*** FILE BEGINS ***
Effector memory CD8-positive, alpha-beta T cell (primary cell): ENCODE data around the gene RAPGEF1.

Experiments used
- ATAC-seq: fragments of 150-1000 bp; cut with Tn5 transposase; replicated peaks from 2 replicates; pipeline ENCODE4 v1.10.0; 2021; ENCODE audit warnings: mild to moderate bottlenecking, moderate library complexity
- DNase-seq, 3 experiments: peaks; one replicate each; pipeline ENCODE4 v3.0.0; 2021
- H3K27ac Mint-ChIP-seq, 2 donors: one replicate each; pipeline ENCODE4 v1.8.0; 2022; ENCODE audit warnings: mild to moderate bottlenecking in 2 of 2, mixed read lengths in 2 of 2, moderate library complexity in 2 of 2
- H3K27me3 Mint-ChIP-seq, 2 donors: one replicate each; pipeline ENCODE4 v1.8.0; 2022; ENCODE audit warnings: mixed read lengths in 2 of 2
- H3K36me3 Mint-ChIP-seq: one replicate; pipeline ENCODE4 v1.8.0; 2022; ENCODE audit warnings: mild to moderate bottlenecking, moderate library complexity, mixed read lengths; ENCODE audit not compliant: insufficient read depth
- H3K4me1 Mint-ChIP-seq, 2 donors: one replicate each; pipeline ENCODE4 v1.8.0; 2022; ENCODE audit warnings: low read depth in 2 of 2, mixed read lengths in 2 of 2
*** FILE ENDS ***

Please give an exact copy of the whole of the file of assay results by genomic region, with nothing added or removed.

Effector memory CD8-positive, alpha-beta T cell (primary cell): ENCODE data around the gene RAPGEF1.

Experiments used
- ATAC-seq: fragments of 150-1000 bp; cut with Tn5 transposase; replicated peaks from 2 replicates; pipeline ENCODE4 v1.10.0; 2021; ENCODE audit warnings: mild to moderate bottlenecking, moderate library complexity
- DNase-seq, 3 experiments: peaks; one replicate each; pipeline ENCODE4 v3.0.0; 2021
- H3K27ac Mint-ChIP-seq, 2 donors: one replicate each; pipeline ENCODE4 v1.8.0; 2022; ENCODE audit warnings: mild to moderate bottlenecking in 2 of 2, mixed read lengths in 2 of 2, moderate library complexity in 2 of 2
- H3K27me3 Mint-ChIP-seq, 2 donors: one replicate each; pipeline ENCODE4 v1.8.0; 2022; ENCODE audit warnings: mixed read lengths in 2 of 2
- H3K36me3 Mint-ChIP-seq: one replicate; pipeline ENCODE4 v1.8.0; 2022; ENCODE audit warnings: mild to moderate bottlenecking, moderate library complexity, mixed read lengths; ENCODE audit not compliant: insufficient read depth
- H3K4me1 Mint-ChIP-seq, 2 donors: one replicate each; pipeline ENCODE4 v1.8.0; 2022; ENCODE audit warnings: low read depth in 2 of 2, mixed read lengths in 2 of 2